By J. Adriana Aumen, College of Arts and Sciences
PULLMAN, Wash. – With support from a $1.6 million grant, a new faculty member is studying people’s beliefs about whether intelligence can be increased and how this shapes attitudes, behaviors and expectations.
Joyce Ehrlinger, assistant professor of psychology at Washington State University, has begun working with teachers at Pullman High School to apply some of her research to improve students’ math skills. She is reaching out to other educators at WSU and in the surrounding community who can work with youngsters to help them develop “the mindset that they can become smarter.”
“We have tools that have been proven to improve kids’ performance on standardized tests, ultimately just by teaching them this idea that intelligence is changeable,” Ehrlinger said. “The brain is always building new connections.”
By examining beliefs about intelligence, Ehrlinger is trying to understand the barriers to learning that may come from inside our own heads.
“This research has far-reaching implications in terms of the way we educate people at all levels, and even the way people’s career trajectories develop,” said Rebecca Craft, professor and chair of the Department of Psychology.
Shaping beliefs to shape outcomes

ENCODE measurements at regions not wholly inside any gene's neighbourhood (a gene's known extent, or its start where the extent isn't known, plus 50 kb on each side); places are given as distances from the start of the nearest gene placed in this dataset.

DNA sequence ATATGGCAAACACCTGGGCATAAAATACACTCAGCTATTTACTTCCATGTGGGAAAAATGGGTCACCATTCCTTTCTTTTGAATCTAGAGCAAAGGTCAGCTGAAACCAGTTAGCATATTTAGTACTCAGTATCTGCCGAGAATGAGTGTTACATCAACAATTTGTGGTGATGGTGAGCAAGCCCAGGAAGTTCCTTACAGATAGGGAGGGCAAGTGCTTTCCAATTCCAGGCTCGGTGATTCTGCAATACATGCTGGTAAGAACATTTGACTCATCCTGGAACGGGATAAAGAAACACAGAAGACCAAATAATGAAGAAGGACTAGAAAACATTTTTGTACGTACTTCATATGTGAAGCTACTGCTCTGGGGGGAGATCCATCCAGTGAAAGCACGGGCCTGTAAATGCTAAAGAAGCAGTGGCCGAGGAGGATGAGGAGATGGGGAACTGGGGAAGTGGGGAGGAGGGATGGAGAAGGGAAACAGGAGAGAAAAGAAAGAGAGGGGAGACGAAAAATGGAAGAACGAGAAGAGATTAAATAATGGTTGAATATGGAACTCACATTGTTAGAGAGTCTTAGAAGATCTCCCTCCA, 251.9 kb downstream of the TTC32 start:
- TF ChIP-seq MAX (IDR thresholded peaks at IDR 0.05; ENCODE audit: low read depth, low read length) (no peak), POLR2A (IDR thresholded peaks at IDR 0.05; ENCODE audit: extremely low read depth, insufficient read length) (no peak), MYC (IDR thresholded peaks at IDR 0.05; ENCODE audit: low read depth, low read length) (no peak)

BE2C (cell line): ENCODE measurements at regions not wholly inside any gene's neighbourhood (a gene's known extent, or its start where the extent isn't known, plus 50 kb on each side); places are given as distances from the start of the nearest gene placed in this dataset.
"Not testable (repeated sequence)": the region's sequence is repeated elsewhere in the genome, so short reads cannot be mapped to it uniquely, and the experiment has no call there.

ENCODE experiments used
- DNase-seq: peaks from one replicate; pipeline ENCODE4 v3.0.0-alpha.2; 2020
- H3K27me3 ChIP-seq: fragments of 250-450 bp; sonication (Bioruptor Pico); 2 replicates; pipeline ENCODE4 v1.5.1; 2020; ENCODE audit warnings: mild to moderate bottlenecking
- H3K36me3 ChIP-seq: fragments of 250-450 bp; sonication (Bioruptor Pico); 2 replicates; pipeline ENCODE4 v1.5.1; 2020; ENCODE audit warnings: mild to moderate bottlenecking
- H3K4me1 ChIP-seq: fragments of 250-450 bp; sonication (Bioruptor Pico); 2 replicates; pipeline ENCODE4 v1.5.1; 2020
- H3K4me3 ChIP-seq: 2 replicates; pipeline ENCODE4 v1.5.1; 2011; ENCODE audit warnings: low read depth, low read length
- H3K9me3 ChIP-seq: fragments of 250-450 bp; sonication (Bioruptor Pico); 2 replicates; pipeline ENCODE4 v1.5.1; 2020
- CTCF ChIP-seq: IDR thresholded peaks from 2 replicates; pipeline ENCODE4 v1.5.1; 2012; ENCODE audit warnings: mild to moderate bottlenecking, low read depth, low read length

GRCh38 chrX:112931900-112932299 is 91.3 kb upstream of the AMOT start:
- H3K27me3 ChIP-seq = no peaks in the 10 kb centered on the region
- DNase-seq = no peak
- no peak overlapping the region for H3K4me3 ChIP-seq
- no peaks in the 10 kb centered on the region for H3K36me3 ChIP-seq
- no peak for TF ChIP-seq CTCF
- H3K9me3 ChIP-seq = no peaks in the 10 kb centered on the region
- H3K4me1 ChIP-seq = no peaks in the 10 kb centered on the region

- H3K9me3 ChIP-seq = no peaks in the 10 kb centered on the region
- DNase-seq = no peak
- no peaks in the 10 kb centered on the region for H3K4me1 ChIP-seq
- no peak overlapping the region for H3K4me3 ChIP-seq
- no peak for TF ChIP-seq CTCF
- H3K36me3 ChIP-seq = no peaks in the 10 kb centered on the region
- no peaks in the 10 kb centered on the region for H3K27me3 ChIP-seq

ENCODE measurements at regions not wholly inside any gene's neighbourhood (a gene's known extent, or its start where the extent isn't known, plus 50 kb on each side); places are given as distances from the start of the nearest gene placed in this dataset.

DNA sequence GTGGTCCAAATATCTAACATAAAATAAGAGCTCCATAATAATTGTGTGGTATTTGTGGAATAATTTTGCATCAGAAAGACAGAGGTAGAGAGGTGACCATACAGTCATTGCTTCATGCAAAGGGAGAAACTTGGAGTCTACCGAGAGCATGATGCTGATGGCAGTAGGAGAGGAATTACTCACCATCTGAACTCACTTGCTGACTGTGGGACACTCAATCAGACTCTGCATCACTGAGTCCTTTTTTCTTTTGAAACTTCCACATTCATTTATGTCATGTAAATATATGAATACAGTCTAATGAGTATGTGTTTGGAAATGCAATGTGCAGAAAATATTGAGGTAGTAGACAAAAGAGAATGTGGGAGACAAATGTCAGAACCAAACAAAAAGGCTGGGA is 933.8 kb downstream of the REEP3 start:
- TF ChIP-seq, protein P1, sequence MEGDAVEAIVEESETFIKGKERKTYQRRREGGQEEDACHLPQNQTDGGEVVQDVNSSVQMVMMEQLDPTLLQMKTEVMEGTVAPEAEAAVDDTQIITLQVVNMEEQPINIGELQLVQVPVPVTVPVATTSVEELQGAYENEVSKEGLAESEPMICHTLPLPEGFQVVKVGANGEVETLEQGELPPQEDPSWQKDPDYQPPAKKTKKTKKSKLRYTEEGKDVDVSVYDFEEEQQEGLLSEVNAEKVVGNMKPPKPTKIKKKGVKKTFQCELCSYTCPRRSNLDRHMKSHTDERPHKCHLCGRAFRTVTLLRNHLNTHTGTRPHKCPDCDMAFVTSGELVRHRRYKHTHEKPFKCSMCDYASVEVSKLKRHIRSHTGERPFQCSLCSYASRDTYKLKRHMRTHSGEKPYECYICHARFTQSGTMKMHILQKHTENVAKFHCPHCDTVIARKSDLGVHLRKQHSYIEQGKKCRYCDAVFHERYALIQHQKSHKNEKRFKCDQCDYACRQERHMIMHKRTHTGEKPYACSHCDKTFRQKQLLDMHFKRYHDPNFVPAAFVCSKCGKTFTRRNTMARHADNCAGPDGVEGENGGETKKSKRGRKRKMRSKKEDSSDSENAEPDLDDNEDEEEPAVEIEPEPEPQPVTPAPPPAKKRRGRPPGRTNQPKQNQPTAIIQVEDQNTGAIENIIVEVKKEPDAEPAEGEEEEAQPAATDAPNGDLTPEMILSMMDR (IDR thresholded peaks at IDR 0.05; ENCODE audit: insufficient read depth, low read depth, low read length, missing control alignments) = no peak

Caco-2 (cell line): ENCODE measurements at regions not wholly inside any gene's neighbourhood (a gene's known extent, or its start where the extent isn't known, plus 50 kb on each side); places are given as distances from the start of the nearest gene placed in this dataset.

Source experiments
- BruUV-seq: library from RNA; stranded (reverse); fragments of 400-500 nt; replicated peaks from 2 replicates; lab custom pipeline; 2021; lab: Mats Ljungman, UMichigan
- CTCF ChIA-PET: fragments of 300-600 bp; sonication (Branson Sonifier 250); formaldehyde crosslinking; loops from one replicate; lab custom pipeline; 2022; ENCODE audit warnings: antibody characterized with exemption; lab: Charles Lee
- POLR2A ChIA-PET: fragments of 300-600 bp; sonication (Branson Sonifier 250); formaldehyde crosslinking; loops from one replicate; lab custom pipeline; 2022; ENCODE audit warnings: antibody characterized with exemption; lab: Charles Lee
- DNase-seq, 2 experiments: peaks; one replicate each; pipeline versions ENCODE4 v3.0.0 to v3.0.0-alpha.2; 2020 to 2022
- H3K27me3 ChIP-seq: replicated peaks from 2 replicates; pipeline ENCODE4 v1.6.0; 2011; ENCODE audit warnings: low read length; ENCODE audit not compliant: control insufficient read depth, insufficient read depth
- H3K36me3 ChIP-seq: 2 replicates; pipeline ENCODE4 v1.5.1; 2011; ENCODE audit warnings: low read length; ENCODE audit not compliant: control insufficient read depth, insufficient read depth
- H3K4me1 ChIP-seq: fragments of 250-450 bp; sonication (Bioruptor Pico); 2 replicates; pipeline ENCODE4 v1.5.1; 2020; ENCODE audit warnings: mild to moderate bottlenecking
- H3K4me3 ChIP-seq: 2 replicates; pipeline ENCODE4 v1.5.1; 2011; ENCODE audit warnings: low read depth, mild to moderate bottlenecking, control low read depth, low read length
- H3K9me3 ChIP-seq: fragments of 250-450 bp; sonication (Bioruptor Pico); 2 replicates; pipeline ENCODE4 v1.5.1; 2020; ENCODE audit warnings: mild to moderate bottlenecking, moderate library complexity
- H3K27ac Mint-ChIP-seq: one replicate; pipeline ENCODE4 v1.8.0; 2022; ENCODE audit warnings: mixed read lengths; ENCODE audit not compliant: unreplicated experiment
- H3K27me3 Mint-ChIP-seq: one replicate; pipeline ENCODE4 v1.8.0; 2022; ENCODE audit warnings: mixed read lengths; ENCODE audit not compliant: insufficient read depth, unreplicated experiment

Through her post-doctoral and ongoing work with Carol Dweck at Stanford University, Ehrlinger has found the way students perceive their intellectual abilities—either as fixed or with growth potential—affects not only their grades but their anxiety and confidence levels, too. These self-judgments can make learning a challenge or a joy.
“A belief that you can become smarter is consequential because it shapes the types of goals you set for yourself,” she said. “It shapes your attitudes toward negative feedback and your willingness to attempt tasks that might be hard for you. It ultimately shapes how successful you are in learning.”
For someone who believes intelligence is fixed, struggling with a task means that person inherently lacks capability. But to someone who believes intelligence is changeable, struggling is just a necessary step toward attaining knowledge.
“It’s breaking new ground to understand more of the science—the science of how the mind works, the science of how belief systems form and how these beliefs affect behavior and outcomes,” Ehrlinger said.
Seeking connections across community
In the three months since she came to WSU from Florida State University, Ehrlinger has established new lines of related research and collaboration with university colleagues. She hopes to collaborate with high school administrators and teachers in the surrounding communities “who are interested in new tools that can help kids learn,” she said.
Her work with Pullman High School will introduce students to strategies proven to improve math skills.
“By teaching students to approach math with a growth mindset, we can improve their enthusiasm about math and help them raise their grades and test scores,” she said.
Recognizing the particular obstacles faced by female and minority students in STEM (science, technology, engineering, math) disciplines, Ehrlinger hopes her research can be applied to improve their participation and career success.
This new line of research is supported by a grant from the Institute for Education Sciences.
Learn more about Ehrlinger’s research at http://joyceehrlinger.com/Research.html.
Joyce Ehrlinger, WSU assistant professor of psychology, firstname.lastname@example.org, 509-335-9127